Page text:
The Great Outdoors
For a silly fun good time, let's go hashing
“You’re going to have to show some skin,” said the first runner who greeted me in the Walgreens parking lot.
I tucked the midriff of my shirt into my collar cheerleader style, and my hosts nodded in approval, directing me to a fit-looking gal in full NFL pads who took my $5. The men around her chatted causally in skirts, muumuus and one particularly dashing French maid’s outfit. It was Halloween, and as I surveyed the crowd of about 30 drag-clad people ranging from college kids to senior citizens, it became clear I’d picked a special night to introduce myself to hashing.
A hash is what would happen if you printed out the directions to a scavenger hunt, a pub crawl and a 5k, got them mixed up and did all three at the same time. As an affable middle-aged man in a dress explained to me, it works as follows: People check the schedule or call 71-dial-hash to find an event. Ahead of time, a couple people known as hares use chalk or blotches of flour to mark a trail. Some trails lead to dead ends, and different marks tell the runners whether they are on the right track. There’s usually a break for adult-beverages in the middle, and the trail always leads to beer at the end.
With that in mind, I settled in at the rear of the pack as it took off in the general direction of the first mark. The more ambitious runners dashed ahead, yelling signals about the location of the trail that relayed back through the stream of hashers. Most courses are between 2.5 and 5 miles long, with participants running or walking at their own pace. “Shiggy” trails, in the parlance of the sport, can take hashers through swamps, over fences, into the woods and across any strange landscape the hare’s twisted imagination can conjure. Others, like the one I was on, simply wind through the back streets of an interesting neighborhood.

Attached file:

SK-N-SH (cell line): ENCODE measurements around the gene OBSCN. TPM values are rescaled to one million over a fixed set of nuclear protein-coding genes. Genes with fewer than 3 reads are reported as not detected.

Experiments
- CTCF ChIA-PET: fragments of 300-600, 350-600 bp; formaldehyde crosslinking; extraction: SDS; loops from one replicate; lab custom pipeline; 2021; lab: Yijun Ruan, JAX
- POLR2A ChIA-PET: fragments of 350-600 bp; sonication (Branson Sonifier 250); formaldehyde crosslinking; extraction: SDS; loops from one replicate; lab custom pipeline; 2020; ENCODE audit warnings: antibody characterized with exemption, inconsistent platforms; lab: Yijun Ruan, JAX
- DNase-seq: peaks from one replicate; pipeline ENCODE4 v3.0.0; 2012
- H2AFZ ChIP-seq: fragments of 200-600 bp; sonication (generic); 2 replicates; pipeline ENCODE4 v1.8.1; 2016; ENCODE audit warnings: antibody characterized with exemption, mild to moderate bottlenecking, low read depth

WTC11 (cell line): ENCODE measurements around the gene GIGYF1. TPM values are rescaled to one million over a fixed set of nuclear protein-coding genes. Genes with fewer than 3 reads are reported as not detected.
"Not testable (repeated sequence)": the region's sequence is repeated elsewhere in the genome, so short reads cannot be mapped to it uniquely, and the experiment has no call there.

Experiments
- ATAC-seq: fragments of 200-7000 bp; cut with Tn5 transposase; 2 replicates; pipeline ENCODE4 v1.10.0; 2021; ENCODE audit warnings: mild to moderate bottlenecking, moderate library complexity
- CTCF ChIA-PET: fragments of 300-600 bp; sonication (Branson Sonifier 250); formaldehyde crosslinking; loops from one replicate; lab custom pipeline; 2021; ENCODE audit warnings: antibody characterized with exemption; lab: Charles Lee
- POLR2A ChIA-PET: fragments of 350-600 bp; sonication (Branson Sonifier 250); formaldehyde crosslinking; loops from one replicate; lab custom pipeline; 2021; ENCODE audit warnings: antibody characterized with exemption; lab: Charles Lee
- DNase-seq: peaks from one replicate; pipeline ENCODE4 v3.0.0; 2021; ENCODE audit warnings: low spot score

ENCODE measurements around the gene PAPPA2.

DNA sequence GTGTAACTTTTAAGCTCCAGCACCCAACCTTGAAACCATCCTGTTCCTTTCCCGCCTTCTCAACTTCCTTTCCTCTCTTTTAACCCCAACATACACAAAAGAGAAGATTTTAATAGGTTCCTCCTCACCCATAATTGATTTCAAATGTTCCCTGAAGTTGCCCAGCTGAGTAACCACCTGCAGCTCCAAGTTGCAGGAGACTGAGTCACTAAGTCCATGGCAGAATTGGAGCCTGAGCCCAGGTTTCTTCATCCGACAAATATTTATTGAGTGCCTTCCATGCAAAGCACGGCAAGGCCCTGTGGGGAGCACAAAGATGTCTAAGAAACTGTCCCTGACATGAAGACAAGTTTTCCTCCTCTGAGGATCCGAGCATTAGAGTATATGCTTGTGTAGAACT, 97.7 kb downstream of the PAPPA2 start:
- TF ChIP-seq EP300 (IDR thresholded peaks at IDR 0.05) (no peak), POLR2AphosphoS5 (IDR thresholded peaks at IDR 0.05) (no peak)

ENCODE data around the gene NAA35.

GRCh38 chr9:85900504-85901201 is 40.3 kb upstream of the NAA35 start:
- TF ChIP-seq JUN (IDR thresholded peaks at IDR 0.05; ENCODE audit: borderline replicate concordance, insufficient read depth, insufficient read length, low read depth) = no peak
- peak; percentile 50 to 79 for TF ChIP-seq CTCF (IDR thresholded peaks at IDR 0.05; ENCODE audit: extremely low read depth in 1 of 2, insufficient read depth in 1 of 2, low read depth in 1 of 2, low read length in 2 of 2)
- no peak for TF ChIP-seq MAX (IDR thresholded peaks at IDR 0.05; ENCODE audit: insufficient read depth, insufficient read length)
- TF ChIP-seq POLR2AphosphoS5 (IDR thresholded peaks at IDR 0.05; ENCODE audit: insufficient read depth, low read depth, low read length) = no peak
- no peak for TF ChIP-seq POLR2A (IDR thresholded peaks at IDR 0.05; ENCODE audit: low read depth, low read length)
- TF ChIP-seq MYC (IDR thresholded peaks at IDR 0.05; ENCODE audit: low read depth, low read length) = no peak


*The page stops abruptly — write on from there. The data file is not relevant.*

“It’s a way to get exercise and enjoy the sights of Houston you wouldn’t ever see,” said Laura Johnson, a young computer professional who hashes with her husband Troy.
Sure enough, the trail took us through side streets I’d never explored. I wandered through the edges of a historic district, gazed at an inflatable pumpkin in the second-floor living room of a glass-walled townhouse and pondered the neighborhood’s gentrification.
After sucking down a few cups of tequila-spiked Jell-O, though, my mind was no longer on architecture.
A couple miles in, we stopped for the “shot check” beside a fountain on Hyde Park Boulevard. The joviality of our group grew as we managed to find the last mile of the course and reach the keg of Saint Arnold awaiting in someone’s back yard. It was beautiful. Friends and strangers, men and women, marathon runners and slackers like me all enjoying each other’s company, united by nothing more than the desire for a good time and maybe a little cardio. Soon the revelers gathered in a circle to sing bawdy songs and accuse each other of silly transgressions, all of which resulted in the guilty party finishing his or her beer.
Since its beginnings in colonial Malaysia, hashing has flourished and waned over the decades, but it retains a devoted following in cities all over the world. The Houston Hash House Harriers offer several events each week, varying in terrain and length. They assured me the cross dressing is a once-a-year thing, and the group organizes more traditional group runs as well. There are even bike hashes.
So the next time you’re bored, ask yourself these questions: Do you like beer? Do you like to meet interesting people? Do you have a tolerance for exercise and dirty jokes?
If so, then hashing might just be for you.